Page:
EmptyShadow wrote:Also that metaphor of the fire that extinguish it's fuel from the article of Thanissaro bhikkhu.
According to the ancient Brahmans, when a fire was extinguished it went into a state of latency. Rather than ceasing to exist, it became dormant and in that state — unbound from any particular fuel — it became diffused throughout the cosmos. When the Buddha used the image to explain nibbana to the Indian Brahmans of his day, he bypassed the question of whether an extinguished fire continues to exist or not, and focused instead on the impossibility of defining a fire that doesn't burn: thus his statement that the person who has gone totally "out" can't be described.

If this is really correct then, since the comparison of extinguished fire and nibbana is very popular among modern world, it could be one of the causes that we believe that nibbana is annihilation and in reality with this metaphore the Buddha could have ment something very different then annihilation.
Can anyone comment if such view about the fire really existed among ancient brahmans?

The fire metaphor most commonly refers to the three fires of passion, aggression, and delusion. If the Indian Buddhist understanding of fire was really that an extinguished fire goes into a "latent state," then these three fires could re-combust within an arahant's mind as long as there is fuel remaining (i.e. saupādisesa nibbānadhātu: nibbāna element with fuel remaining). Of course, this would render nibbāna quite meaningless.
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Re: Nibbana = universal consciousness?

Postby Nyana » Sat Apr 27, 2013 12:40 pm

piotr wrote:But this passage suggests that seeing with wisdom (i.e. seeing noble truths) and elimination of taints happen because of cessation of perception and feeling. In other words I disagree that in this passage what is refered to as ‘nibbāna’ is only seeing with wisdom and destruction of taints.

There are other pathways to arahantship given in the suttas which don't involve attaining the cessation of perception and feeling. The Theravāda has never accepted that the cessation of perception and feeling is not-conditioned (asaṅkhata) because that would mean that there are two not-conditioned dhammas, and that a produced meditative state is not-conditioned, and that the cessation of perception and feeling would have the same liberating role as the supramundane paths and fruitions, and so on. This is a specific point of controversy in the Kathāvatthu, where all of these alternatives are rejected (see Points of Controversy, pp. 190-91).

In keeping with the Kathāvatthu, the Visuddhimagga maintains that the attainment of cessation of perception and feeling (a.k.a. nirodhasamāpatti), is neither supramundane nor not-conditioned (asaṅkhata). Visuddhimagga 23.52:

    As to the question: Is the attainment of cessation formed or unformed, etc.? It is not classifiable as formed or unformed, mundane or supramundane. Why? Because it has no individual essence. But since it comes to be attained by one who attains it, it is therefore permissible to say that it is produced, not unproduced.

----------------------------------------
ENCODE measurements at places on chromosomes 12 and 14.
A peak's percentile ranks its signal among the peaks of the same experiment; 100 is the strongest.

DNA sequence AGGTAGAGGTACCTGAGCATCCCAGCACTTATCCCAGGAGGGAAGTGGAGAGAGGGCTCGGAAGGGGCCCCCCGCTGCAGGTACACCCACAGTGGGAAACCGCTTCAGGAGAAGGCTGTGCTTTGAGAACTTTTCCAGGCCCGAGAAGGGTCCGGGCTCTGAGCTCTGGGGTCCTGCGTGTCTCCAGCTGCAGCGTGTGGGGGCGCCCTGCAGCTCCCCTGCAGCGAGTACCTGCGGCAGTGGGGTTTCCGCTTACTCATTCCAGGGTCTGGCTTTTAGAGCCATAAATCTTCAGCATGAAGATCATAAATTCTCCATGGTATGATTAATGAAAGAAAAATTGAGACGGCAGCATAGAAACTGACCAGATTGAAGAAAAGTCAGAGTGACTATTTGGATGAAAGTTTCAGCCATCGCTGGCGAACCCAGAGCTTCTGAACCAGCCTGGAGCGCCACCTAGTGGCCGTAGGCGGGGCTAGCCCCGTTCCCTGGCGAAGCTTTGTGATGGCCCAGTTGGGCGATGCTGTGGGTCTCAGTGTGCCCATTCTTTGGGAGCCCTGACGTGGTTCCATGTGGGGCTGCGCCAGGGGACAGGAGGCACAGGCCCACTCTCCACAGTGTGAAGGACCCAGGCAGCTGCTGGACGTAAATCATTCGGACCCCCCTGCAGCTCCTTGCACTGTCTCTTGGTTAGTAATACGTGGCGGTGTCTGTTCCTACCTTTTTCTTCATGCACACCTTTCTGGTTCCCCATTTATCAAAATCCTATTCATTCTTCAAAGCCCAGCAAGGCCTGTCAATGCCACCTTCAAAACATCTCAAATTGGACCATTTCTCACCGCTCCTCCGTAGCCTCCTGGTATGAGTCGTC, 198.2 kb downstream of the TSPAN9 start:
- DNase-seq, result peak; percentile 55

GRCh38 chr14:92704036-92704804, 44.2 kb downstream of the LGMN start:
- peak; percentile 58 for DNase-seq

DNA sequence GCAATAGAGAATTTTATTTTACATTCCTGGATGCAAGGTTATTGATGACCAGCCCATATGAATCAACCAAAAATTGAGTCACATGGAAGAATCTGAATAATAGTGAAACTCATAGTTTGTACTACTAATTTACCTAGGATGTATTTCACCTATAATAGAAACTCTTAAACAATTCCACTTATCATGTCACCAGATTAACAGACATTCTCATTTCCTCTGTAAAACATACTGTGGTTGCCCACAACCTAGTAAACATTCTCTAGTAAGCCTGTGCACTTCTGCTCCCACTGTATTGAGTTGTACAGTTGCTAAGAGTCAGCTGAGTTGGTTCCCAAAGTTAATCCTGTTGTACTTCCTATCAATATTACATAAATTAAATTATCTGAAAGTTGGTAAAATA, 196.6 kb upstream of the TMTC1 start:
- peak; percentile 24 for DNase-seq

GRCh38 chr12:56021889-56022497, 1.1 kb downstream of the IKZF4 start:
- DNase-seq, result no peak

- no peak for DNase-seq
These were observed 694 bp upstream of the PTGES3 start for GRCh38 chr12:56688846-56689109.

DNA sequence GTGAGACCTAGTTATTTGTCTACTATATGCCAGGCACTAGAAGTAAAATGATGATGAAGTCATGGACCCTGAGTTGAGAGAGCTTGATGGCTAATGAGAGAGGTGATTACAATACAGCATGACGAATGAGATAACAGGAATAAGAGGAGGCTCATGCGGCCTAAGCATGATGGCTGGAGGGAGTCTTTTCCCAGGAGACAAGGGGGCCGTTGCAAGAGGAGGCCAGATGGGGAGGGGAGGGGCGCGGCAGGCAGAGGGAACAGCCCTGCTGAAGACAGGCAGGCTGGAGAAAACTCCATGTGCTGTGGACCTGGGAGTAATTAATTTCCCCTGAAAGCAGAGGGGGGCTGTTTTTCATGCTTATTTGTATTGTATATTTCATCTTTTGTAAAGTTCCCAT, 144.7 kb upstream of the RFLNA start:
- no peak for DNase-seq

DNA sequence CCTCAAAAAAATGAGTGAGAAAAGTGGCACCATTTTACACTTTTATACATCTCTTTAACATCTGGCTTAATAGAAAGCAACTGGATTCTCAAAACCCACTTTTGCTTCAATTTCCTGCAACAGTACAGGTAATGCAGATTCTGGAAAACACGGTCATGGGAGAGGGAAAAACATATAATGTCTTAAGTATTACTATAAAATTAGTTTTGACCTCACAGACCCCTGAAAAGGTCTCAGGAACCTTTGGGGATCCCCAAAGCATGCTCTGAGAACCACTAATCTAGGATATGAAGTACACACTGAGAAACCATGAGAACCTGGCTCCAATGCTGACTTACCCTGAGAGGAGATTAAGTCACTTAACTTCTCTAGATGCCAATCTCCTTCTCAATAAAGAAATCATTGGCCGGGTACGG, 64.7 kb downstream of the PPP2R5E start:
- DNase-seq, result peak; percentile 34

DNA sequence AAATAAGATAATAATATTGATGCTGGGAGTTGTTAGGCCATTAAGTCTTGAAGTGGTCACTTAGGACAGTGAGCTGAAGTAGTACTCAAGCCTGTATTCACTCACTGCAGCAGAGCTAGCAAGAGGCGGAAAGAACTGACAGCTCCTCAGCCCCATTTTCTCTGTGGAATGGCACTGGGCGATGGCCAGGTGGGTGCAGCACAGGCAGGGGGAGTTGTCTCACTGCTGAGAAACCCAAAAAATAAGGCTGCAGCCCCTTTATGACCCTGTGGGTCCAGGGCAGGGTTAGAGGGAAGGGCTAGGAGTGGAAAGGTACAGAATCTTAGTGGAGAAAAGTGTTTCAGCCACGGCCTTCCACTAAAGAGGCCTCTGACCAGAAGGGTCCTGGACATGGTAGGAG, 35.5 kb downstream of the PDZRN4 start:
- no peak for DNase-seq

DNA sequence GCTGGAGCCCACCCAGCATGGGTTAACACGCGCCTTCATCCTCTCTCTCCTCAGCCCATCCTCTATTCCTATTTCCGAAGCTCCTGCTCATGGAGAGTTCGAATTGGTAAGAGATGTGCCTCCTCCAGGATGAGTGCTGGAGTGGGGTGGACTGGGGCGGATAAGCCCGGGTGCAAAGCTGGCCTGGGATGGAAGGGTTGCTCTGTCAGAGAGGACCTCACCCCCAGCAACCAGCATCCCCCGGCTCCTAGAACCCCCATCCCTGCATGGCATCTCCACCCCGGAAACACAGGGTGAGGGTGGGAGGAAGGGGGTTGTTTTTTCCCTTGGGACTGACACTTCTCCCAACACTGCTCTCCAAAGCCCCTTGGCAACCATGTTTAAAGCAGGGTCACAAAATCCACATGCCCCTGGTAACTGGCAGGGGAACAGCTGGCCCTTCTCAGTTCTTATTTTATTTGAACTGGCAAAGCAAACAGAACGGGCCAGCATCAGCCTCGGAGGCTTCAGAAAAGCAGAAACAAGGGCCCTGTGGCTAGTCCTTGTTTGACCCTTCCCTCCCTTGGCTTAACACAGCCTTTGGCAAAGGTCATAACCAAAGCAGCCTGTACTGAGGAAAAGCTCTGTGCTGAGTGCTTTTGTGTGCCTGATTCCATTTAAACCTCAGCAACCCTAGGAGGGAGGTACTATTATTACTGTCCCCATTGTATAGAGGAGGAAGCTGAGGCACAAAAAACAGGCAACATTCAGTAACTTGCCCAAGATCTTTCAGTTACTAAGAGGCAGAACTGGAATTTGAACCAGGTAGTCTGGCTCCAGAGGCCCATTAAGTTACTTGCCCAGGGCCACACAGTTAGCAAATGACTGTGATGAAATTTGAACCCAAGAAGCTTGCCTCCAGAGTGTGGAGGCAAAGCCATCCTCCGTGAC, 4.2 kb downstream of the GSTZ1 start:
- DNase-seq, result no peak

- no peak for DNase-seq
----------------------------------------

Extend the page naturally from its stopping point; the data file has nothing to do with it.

The arahant path and fruition can occur after emerging from the attainment of cessation of perception and feeling, provided that one is first able to attain the cessation of perception and feeling. When one emerges from the cessation attainment the mind inclines towards nibbāna. MN 44:

    "When a monk has emerged from the cessation of perception & feeling, lady, how many contacts make contact?"

    "When a monk has emerged from the cessation of perception & feeling, friend Visakha, three contacts make contact: contact with emptiness, contact with the signless, & contact with the undirected."

    "When a monk has emerged from the cessation of perception & feeling, lady, to what does his mind lean, to what does it tend, to what does it incline?"

    "When a monk has emerged from the cessation of perception & feeling, friend Visakha, his mind leans to seclusion, tends to seclusion, inclines to seclusion."

Visuddhimagga 23.50 comments as follows:

    Towards what does the mind of one who has emerged tend? It tends towards nibbāna. For this is said: 'When a bhikkhu has emerged from the attainment of the cessation of perception and feeling, friend Visakha, his consciousness inclines to seclusion, leans to seclusion, tends to seclusion.'

piotr wrote:There's another point which comes to my mind in relation to this passage. It's said that cessation of perception and feeling is attainable only by arahants as a special meditative attainment. But if, as it seems to be, taints are destroyed (arahantship is attained) only after emergence from cessation of perception and feeling, then this attainment must be achieved by non-arahants.

Yes, it's also attainable by non-returners who have developed the formless attainments.
Nyana